Still, 47...Qe2 does lead to an absolutely forced won King and pawn endgame, while 47...Qf4 still leaves White with the rudiments of a fortress position.

Jul-27-14  Nicocobas: <tamar> Robin Williams?
Jul-27-14
Premium Chessgames Member
  tamar: <Nicocobas> Your guy was more of the Jack Benny type.
Jul-27-14
Premium Chessgames Member
  tamar: Bogoljubow was Rodney Dangerfield.
Jul-27-14
Premium Chessgames Member
  Sally Simpson: A last round game. Alekhine had to win this because he was tying with Rubinstein who was playing George Thomas and expected to win. Rubinstein eventually drew it after trying for over 100 moves to win it.

Rubinstein vs G A Thomas, 1922

I doubt if he was trying humiliate Bogoljubow, he was going for the win and chasing the brillo prize.

As Fischer says, they don't give Brilliancy prizes for technique.

Alekhine liked to go for the spectacular. I recall an Alekhine note where he says one move is easier to play but the text, the chosen move, was played because it was more classy.

(Now I'll have to go and dig it out.)

Jul-28-14  Ke2: Seriously weird.
Aug-14-14  posoo: eerie forshadoweing
Mar-07-15  thegoodanarchist: <Sally Simpson: A last round game. Alekhine had to win this because he was tying with Rubinstein who was playing George Thomas and expected to win. Rubinstein eventually drew it after trying for over 100 moves to win it.

Rubinstein vs G A Thomas, 1922

I doubt if he was trying humiliate Bogoljubow, he was going for the win and chasing the brillo prize.>

It would be funny if the trophy were a Brillo pad :)!

Sep-09-15  The Kings Domain: Interesting and complicated game that could have gone either way.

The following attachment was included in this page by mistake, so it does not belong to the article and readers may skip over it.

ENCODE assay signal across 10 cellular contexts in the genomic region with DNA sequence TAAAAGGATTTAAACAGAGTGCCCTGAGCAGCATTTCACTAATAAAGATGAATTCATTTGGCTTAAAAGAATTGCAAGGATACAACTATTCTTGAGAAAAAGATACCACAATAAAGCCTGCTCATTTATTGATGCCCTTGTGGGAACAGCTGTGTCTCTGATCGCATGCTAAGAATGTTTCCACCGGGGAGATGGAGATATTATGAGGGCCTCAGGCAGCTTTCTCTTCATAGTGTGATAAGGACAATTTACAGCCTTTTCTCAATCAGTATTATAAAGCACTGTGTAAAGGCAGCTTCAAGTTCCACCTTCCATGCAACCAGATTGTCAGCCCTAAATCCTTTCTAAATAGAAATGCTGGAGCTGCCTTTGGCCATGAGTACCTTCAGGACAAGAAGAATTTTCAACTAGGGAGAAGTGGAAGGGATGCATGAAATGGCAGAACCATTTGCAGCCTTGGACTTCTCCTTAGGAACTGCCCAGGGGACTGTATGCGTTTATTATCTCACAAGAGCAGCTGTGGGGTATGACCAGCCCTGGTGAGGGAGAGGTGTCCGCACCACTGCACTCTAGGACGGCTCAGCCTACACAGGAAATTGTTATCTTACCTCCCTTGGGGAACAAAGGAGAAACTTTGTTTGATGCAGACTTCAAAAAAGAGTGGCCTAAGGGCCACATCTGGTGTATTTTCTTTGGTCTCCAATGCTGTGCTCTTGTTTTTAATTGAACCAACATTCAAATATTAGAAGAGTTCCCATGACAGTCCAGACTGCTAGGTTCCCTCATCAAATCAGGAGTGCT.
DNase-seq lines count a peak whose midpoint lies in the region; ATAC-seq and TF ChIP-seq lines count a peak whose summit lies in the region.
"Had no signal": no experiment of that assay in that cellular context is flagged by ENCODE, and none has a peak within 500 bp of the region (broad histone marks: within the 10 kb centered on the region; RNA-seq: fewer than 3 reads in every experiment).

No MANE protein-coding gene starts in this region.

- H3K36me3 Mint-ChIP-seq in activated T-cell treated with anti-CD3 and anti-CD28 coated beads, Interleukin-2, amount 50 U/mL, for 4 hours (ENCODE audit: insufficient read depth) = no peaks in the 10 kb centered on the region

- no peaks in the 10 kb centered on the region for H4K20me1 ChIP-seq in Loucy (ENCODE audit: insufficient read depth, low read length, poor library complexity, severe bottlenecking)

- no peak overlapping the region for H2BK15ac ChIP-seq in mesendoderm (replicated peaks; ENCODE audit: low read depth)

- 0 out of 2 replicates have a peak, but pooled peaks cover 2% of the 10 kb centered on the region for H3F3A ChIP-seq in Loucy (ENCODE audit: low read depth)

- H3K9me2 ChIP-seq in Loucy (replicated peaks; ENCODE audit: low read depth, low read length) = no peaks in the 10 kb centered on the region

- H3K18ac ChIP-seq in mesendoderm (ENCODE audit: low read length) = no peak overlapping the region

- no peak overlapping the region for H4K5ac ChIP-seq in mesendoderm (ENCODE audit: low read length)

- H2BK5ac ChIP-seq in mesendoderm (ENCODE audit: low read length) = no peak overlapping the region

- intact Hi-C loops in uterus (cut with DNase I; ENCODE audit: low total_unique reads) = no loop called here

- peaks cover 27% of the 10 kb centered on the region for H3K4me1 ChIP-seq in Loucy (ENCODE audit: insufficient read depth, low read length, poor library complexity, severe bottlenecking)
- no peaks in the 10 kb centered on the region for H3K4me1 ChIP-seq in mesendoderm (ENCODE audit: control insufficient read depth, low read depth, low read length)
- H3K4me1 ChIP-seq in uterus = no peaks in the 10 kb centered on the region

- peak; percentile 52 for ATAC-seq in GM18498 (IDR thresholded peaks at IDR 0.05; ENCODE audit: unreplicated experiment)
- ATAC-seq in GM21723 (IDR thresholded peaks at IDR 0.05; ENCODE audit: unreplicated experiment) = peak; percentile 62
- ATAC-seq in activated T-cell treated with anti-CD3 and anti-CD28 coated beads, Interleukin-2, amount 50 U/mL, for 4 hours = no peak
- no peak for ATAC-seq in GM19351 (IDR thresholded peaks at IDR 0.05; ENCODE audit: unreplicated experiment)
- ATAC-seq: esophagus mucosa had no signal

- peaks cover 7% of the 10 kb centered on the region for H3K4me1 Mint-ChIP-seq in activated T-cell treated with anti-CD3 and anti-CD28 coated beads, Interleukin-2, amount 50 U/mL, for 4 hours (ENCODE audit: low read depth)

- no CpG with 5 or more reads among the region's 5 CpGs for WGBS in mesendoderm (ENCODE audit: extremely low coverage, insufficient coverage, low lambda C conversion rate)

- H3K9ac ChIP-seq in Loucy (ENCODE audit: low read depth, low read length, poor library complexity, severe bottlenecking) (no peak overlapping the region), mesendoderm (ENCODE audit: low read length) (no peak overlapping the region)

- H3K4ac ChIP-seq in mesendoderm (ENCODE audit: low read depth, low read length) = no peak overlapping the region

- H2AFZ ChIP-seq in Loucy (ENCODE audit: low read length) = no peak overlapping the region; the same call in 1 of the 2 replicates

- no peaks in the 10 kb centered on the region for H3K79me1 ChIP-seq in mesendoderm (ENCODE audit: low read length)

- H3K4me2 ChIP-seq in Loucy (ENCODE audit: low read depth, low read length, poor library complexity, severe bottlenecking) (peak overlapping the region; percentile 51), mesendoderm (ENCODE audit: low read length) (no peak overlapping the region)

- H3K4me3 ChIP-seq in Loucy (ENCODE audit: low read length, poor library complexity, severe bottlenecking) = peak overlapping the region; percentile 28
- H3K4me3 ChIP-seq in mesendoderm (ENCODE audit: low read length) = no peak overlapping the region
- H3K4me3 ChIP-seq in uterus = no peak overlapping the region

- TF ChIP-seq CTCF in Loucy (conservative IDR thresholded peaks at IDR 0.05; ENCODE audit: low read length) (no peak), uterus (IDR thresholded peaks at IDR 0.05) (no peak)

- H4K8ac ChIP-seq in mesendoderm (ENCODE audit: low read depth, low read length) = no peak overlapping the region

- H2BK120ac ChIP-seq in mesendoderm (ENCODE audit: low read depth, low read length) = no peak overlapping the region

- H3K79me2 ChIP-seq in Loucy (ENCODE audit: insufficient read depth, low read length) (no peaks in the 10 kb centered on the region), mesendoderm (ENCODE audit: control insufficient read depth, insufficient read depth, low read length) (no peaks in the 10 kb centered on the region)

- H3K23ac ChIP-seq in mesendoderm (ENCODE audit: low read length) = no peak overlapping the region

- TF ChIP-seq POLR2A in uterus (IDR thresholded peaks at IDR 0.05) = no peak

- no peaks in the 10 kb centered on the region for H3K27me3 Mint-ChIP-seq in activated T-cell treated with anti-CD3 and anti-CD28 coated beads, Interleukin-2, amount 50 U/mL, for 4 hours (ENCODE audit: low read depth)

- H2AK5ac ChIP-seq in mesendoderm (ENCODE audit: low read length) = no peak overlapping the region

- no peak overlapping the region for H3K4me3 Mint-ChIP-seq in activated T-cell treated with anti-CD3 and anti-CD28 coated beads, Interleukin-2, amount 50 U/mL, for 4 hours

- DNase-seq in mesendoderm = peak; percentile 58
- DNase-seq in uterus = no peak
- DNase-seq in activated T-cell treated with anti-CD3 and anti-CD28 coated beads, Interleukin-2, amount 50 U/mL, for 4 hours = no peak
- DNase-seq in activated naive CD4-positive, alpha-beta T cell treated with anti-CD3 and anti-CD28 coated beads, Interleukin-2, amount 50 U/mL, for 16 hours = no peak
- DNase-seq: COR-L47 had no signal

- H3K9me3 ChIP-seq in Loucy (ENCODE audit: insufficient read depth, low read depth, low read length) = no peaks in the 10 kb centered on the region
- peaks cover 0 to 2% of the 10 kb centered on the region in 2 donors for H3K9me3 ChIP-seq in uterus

Sep-16-15
Premium Chessgames Member
  kevin86: Does everyone enjoy the white rook rolls across the back row like a bowling ball, picking up two rooks and a queen? AND Black wins!?
Nov-30-15
Premium Chessgames Member
  Domdaniel: I like this game. One of my favourites...

<Tigranny> -- <It's also obvious that Alekhine had a clear advantage for the entire game>

<The Kings Domain> -- <Interesting and complicated game that could have gone either way>

Hmm. Is this a difference of opinion?

Mar-17-16
Premium Chessgames Member
  Exploding: Nice game!
Mar-17-16  ndg2: The English language has run out of adjectives so everything is just 'nice'.
Mar-17-16  zanzibar: I always was rather fond of gg.
Mar-17-16
Premium Chessgames Member
  WannaBe: I like golden goose too. But I usually go for Peking Ducks.
Mar-17-16  zanzibar: Well, I'd certainly say you have marvelous judgment, <WannaBe>, if not particularly good taste.
Mar-18-16  zanzibar: I should have added (apologies to Harlan Ellison), but that would have been a little obvious. And also wrong; he wrote the book, but not that ending:

http://www.imdb.com/title/tt0072730...

May-12-16  kihton: Funny how after 47... Qe2 the only way for White not to lose a piece or the game is to either take the Queen or push the f-pawn -- after what Black can just play a random King move and White WILL have to take the Queen!